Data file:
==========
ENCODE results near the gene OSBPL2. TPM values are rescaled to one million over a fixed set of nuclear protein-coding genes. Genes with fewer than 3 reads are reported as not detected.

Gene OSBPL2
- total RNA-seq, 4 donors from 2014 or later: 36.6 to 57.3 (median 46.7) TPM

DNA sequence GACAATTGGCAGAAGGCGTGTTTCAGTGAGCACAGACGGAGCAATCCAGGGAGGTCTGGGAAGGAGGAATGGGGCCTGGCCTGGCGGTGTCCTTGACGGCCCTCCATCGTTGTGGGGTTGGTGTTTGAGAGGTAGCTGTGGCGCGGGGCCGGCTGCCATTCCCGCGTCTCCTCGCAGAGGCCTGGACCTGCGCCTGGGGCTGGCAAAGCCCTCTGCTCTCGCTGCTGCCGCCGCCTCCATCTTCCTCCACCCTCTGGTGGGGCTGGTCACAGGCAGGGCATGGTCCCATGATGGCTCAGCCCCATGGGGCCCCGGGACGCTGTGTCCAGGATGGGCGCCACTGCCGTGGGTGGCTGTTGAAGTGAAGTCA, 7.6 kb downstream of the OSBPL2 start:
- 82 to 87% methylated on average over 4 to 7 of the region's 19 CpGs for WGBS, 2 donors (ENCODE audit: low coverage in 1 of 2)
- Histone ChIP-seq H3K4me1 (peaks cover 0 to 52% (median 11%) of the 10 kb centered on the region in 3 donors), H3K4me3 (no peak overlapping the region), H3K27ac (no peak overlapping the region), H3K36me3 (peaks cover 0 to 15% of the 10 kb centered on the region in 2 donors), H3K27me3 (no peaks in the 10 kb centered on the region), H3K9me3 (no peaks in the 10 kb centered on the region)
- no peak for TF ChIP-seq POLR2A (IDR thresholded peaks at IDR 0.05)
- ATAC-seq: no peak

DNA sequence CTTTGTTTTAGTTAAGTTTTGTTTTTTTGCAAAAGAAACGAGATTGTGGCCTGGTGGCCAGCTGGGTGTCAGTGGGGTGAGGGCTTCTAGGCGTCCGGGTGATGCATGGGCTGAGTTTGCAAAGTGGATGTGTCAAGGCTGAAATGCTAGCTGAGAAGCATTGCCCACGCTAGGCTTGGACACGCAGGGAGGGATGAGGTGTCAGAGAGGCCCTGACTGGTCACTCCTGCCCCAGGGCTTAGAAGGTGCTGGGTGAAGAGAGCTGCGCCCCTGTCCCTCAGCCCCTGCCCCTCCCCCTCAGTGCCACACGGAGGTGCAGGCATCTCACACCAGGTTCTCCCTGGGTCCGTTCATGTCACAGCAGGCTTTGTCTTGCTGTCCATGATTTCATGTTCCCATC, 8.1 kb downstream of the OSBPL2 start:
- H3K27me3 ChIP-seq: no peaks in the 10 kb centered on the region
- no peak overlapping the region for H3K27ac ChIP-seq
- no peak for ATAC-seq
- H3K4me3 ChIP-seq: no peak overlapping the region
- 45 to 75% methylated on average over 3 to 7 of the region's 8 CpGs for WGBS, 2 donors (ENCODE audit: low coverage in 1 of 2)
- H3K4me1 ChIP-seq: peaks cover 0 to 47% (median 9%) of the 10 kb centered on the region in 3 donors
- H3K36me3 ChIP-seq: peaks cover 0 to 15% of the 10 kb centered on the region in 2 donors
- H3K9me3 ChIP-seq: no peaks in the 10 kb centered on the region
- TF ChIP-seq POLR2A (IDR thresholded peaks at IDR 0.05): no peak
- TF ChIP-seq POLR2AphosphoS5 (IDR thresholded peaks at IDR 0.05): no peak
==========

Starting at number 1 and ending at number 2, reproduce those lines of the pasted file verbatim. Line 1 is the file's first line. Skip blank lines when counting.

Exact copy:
ENCODE results near the gene OSBPL2. TPM values are rescaled to one million over a fixed set of nuclear protein-coding genes. Genes with fewer than 3 reads are reported as not detected.

Gene OSBPL2